What is anaphylaxis?

A food allergy occurs when the body’s immune system overreacts to a food, which is normally harmless for most people. While a mild food allergy may cause skin irritation on the face and arms, a more marked reaction may cause swelling of lips, face, eyes, hives or welts, abdominal pain or vomiting.

 What is anaphylaxis?

Anaphylaxis is a severe and sudden allergic reaction that occurs when an allergic person is exposed to an allergen such as a food or an insect sting. Reactions usually begin within minutes of exposure and can progress rapidly. Anaphylaxis is potentially life-threatening and always requires an emergency response.

 What are the most common foods that can cause anaphylaxis?

  • Milk
  • Eggs
  • Peanuts
  • Tree nuts (walnuts, almonds, cashews, pistachios, pecans etc.)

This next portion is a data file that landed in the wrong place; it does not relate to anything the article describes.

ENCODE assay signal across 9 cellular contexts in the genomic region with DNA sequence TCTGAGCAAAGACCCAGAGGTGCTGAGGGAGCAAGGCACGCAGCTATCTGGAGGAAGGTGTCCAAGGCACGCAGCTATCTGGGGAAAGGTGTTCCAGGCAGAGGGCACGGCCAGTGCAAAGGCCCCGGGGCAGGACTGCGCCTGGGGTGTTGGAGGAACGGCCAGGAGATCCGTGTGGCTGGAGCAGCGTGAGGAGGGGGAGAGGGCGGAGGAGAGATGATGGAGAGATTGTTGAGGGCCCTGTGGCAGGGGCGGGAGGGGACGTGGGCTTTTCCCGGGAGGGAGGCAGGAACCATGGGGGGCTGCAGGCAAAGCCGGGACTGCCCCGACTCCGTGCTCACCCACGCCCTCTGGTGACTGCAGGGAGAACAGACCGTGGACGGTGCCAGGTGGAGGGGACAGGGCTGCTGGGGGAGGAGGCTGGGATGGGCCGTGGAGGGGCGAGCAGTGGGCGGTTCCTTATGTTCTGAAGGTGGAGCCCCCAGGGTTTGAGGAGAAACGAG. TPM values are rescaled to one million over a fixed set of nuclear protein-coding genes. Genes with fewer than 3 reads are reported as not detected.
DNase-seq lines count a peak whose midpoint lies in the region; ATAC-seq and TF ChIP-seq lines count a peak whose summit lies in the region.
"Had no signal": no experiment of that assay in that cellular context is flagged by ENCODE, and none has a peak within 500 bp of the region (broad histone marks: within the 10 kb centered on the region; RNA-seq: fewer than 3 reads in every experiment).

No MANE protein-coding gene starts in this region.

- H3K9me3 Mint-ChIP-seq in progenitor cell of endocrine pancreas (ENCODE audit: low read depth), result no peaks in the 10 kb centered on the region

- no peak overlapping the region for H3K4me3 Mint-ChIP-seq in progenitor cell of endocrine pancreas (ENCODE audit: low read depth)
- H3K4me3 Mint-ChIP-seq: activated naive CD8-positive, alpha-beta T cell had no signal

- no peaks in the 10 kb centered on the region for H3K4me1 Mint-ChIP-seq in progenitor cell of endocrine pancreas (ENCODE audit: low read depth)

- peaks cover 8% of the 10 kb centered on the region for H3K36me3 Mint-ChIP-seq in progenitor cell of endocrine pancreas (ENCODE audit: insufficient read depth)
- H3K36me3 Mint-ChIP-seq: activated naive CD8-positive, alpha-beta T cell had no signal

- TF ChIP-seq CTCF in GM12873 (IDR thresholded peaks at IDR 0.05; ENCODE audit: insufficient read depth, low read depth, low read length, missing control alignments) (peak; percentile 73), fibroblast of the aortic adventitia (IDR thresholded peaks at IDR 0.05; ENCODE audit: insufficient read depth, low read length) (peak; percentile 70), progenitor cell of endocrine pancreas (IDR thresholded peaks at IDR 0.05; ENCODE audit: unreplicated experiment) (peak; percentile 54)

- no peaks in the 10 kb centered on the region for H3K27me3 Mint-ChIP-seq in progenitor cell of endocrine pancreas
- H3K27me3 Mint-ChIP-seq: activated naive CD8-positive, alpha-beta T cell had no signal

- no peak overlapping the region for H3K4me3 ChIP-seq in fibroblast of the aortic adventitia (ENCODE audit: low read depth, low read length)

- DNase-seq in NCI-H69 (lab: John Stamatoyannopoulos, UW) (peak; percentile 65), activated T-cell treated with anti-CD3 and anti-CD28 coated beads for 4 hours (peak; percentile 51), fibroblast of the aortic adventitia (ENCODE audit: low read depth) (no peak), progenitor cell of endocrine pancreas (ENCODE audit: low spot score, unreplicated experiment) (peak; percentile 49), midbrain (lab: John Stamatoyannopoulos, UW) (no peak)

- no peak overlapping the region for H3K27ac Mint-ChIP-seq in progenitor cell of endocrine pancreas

• Sesame
  • Fish
  • Shellfish
  • Soy

Life-threatening reactions are most often a result of eating a particular food, even in trace amounts. Skin contact with the trigger food might cause hives or swelling while smelling the trigger food is highly unlikely to cause anaphylaxis. Food labelling rules in Australia state that the most common allergens (crustaceans, eggs, fish, milk, peanuts, soybeans, tree nuts, sesame seeds and their products, gluten and its products, plus sulphite preservatives) must be declared on the packaging or in connection with the display. These allergens are not always easy to find on labels. Other words may also refer to the allergen, e.g. a milk product may be referred to as casein. Anaphylaxis Australia, in association with the NSW Food Authority and Food Standards Australia New Zealand (FSANZ), has produced some allergen ingredient cards that list ingredients you should avoid if you are allergic to milk, peanut, egg, fish, tree nut, sesame, soy or shellfish.